Abstract & goals

For several decades, astronomers have speculated that a hapless star could wander too close to a super massive black hole (SMBH) and be torn apart by tidal forces. It has only been with the recent advent of numerous wide field transient surveys that such events have been detected in the form of giant-amplitude, luminous flares of electromagnetic radiation from the centers of otherwise quiescent galaxies. The discoveries, spanning the whole electromagnetic spectrum from X-rays, over UV and optical events, to a small number of events launching relativistic radio jets, have caused widespread excitement, as we can use these tidal disruption events (TDEs) to study the mass of SMBHs in quiescent galaxies, the stellar populations and dynamics in galactic nuclei, the physics of black hole accretion under extreme conditions including the potential to detect relativistic effects near the SMBH, and the physics of radio jet formation and evolution in a pristine environment. Whereas active galactic nuclei (such as quasars) host SMBHs that are supplied by steady streams of fuel for hundreds or even thousands of years, TDEs offer a unique opportunity to study a single SMBH under feeding conditions that change over timescales of days or months. TDEs offer our only hope of studying the evolution of their accretion disks for a wide range of mass accretion rates and feeding timescales. In addition, because the rate of TDEs is massively enhanced in binary black hole systems, TDEs are expected to point us to galaxies that are likely to host compact binary SMBHs.  At a later stage in the binary SMBH evolution, eLISA will study the gravitational waves emitted when such binaries merge. In the next few years, the largest growth area will be in the greatly expanded surveys of the transient sky (such as the Gaia satellite, ZTF, LSST, the eROSITA satellite, SKA etc) that will reveal how SMBHs shine by ripping apart orbiting stars and swallowing the stellar debris. The proposed workshop would be focused on investigating how to:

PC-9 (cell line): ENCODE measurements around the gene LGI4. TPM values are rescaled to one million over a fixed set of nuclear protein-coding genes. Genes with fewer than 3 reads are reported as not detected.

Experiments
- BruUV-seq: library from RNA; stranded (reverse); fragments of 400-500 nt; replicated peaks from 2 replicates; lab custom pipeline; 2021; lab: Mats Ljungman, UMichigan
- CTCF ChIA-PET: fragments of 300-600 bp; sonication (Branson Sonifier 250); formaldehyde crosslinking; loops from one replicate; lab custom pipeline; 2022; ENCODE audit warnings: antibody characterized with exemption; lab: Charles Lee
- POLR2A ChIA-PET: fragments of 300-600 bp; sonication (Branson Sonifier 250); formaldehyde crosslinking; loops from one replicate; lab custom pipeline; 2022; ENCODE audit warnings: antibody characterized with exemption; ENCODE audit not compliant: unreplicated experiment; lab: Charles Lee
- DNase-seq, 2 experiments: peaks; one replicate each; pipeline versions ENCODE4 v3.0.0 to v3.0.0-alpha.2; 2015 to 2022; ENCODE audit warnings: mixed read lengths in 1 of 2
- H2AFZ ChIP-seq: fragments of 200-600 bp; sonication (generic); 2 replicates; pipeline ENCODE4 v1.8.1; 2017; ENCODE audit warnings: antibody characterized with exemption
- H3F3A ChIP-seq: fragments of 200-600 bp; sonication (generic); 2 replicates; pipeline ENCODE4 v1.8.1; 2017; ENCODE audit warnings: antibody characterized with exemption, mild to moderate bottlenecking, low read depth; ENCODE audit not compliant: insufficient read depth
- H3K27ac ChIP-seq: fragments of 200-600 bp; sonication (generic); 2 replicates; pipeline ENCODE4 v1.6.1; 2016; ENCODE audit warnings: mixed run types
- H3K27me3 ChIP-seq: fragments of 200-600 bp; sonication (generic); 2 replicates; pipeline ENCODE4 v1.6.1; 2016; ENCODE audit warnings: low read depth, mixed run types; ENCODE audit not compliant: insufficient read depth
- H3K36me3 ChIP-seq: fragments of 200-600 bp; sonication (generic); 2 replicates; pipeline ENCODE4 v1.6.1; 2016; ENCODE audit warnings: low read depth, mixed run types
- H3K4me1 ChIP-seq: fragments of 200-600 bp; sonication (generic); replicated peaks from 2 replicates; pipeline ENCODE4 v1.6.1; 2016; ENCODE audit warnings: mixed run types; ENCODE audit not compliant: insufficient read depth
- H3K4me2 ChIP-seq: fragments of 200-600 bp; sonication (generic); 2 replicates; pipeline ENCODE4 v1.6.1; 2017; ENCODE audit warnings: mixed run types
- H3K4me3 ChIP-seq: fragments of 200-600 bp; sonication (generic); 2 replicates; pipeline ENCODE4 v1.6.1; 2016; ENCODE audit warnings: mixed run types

i) test the different theoretical models for the optical TDE emission

ii) best use TDEs to determine the astrophysical inputs of interest: e.g. black hole masses and spins

iii) manage the observational follow-up resources in the era when about 1 TDE per day will be discovered

iv) reliably determine the TDE rates which are a proxy for the mass of the black hole seeds that grow into SMBHs.

(The figure shows stills from a simulation of a tidal disruption event and is adapted from Rosswog, Ramirez-Ruiz, Hix 2009).